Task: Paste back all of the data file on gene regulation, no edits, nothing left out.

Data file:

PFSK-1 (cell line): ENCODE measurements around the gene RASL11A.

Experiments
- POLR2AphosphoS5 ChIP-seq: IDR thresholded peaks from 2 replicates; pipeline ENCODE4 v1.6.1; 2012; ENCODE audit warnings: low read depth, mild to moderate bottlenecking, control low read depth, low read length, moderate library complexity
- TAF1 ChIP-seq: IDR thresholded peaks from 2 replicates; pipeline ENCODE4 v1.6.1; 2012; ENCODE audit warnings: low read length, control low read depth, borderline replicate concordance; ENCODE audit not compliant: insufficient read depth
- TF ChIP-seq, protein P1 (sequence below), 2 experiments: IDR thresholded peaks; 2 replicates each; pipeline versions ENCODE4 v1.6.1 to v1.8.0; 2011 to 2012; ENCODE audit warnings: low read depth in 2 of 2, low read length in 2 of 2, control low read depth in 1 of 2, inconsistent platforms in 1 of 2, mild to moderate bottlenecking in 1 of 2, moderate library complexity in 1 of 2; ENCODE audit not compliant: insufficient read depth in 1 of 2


PFSK-1 (cell line): ENCODE measurements around the gene RASL11A.

Experiments
- POLR2AphosphoS5 ChIP-seq: IDR thresholded peaks from 2 replicates; pipeline ENCODE4 v1.6.1; 2012; ENCODE audit warnings: low read depth, mild to moderate bottlenecking, control low read depth, low read length, moderate library complexity
- TAF1 ChIP-seq: IDR thresholded peaks from 2 replicates; pipeline ENCODE4 v1.6.1; 2012; ENCODE audit warnings: low read length, control low read depth, borderline replicate concordance; ENCODE audit not compliant: insufficient read depth
- TF ChIP-seq, protein P1 (sequence below), 2 experiments: IDR thresholded peaks; 2 replicates each; pipeline versions ENCODE4 v1.6.1 to v1.8.0; 2011 to 2012; ENCODE audit warnings: low read depth in 2 of 2, low read length in 2 of 2, control low read depth in 1 of 2, inconsistent platforms in 1 of 2, mild to moderate bottlenecking in 1 of 2, moderate library complexity in 1 of 2; ENCODE audit not compliant: insufficient read depth in 1 of 2